Increased land-use regulations are being linked to increased unaffordability in Canadian cities in a new survey from the Canada Mortgage and Housing Corp. (CMHC) and Statistics Canada.

Metro Vancouver and the Greater Toronto Area earned the survey’s highest residential land-use regulation scores at 98 and 100, respectively.

Toronto’s score is meant to serve as a yardstick whereby scores below 100 indicate less regulation than the Toronto area and scores above that figure indicate more regulation relative to the area.

The rest of B.C. received a score of 79, while Saskatchewan had the lowest score at 66.

“Because housing supply is so important, we want to look into the different things that might be holding supply back. This is one of those things … that we can look at in order to find ways to make the responsive supply more efficient so we can improve housing affordability,” CMHC chief economist Bob Dugan said in an interview.

The 2022 Municipal Land Use and Regulation Survey fills in gaps from a previous CMHC report released in 2018. The earlier report expressed concerns about the connection between land-use regulation and increasing prices in large metropolitan areas. Dugan said the most recent survey validated those concerns.

“It confirmed what we found back in 2018, that higher levels of regulation tend to be associated with lower levels of affordability, probably because it has an impact on how quickly housing supply can respond to increasing demand conditions,” said Dugan.

Metro Vancouver also ranked first for housing approval delays.

Both the Vancouver and Toronto areas have approval times that are almost four times as long as regions with more affordable housing, according to the survey.

Dugan said that one of the biggest predictors of unaffordability is the delay in housing approvals.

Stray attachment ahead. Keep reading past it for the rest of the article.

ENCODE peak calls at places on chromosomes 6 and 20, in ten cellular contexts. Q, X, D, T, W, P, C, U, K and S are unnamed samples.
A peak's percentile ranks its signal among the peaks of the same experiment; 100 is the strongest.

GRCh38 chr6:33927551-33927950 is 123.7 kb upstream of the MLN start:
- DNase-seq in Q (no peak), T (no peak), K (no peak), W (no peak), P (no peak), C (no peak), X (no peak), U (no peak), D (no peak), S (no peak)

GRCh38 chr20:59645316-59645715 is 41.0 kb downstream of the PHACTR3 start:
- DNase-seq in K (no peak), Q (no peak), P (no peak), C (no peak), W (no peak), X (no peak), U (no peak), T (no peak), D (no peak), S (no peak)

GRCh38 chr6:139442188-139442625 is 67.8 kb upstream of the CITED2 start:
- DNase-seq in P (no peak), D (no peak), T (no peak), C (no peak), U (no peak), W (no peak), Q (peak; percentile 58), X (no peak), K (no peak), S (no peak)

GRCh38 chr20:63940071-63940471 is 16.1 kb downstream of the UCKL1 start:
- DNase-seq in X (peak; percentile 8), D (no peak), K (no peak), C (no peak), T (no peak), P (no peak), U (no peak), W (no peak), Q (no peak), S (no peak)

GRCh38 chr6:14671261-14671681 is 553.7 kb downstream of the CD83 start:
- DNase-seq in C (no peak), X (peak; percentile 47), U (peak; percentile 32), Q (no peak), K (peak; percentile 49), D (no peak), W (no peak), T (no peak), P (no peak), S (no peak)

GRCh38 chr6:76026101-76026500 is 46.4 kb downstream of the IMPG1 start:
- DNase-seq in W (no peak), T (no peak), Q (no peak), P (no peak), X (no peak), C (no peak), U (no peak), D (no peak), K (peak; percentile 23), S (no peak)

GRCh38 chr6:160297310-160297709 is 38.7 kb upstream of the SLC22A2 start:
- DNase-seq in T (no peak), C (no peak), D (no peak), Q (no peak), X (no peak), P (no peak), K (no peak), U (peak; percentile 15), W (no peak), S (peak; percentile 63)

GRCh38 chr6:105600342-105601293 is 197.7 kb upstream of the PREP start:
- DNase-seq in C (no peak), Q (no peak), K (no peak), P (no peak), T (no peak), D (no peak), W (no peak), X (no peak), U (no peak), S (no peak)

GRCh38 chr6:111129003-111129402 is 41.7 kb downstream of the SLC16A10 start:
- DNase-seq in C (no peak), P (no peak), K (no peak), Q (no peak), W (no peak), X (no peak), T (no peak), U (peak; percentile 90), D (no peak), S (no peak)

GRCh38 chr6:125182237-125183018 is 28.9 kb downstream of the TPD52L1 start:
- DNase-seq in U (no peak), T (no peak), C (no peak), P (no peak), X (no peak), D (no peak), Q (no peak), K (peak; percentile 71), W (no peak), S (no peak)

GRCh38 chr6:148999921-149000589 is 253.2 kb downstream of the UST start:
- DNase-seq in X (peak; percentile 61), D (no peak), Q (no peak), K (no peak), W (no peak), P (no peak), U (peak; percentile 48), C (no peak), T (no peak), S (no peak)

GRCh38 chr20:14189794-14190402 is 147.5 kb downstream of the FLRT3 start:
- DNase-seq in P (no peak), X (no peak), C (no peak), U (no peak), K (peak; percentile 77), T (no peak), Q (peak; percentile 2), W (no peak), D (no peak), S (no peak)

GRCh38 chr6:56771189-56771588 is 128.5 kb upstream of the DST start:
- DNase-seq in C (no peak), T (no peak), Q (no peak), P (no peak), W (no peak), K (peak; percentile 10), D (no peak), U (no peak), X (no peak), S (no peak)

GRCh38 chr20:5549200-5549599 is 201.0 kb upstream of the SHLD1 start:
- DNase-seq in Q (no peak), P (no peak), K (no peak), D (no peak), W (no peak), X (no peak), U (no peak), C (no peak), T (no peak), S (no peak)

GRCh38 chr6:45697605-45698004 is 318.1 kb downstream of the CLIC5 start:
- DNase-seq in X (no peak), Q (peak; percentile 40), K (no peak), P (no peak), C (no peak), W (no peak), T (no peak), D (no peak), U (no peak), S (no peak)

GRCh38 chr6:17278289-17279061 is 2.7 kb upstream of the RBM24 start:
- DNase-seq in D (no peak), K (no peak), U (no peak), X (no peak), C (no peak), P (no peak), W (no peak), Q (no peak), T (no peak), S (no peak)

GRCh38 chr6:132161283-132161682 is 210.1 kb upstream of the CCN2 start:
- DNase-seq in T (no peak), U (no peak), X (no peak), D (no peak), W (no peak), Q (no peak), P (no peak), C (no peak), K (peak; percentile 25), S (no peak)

“Longer approval times seem to be the most highly correlated with affordability challenges,” he said. “In an environment of high interest rates, if a developer is holding onto a property and financing the cost of that property at higher rates for longer, that can add to costs and ultimately gets reflected in the price,” he said.

Vancouver is ranked as the most unaffordable area in Canada based on having ??the highest house-price-to-income ratio, according to the July 13 report.

The Vancouver census metropolitan area (CMA) received a housing-price-to-income ratio of 14.18, while the Victoria CMA received a 10.04. These are the only two CMAs in Canada with a ratio above 10.  

The region received a housing-price-to-income ratio of 14.19, while the Victoria census metropolitan area received a 10.04. These are the only two areas in Canada with a ratio above 10. The rest of B.C. scored a 7.45.

The hope is that this data can inform municipalities and urban centres on the biggest barriers they face to adding more housing supply and improving affordability.

Dugan said results of the survey “feed nicely” into the Housing Accelerator Fund, which provides incentive funding to local governments who create initiatives to increase supply.

“Maybe this helps them identify where the low-hanging fruit is or the biggest impediments to supply so that they can successfully participate in the program and get access to funding that will help improve the supply of housing in their municipality,” he said.

Dugan said the CMHC hopes to do more research in this area but wanted to publish data as fast as possible to inform municipalities and give researchers access to survey results.

BC Demographic survey.

The anti-racism survey was launched by the BC government last month as a way to identify systemic racism and eliminate gaps and inequities in accessing government services.

Minister of Citizen’s Services Lisa Beare announced the funding grants during an event in Kelowna.

The grants were provided to 35 community and indigenous organizations across the province including Kelowna Community Resources in Kelowna, Kamloops-Cariboo Regional Immigrants Society and Independent Living Vernon Society.

KCR executive director Ellen Boelcke told those assembled it’s important for all British Columbians to take the survey and provide information that will help first identify discrimination issues and systems and then to inform meaningful change.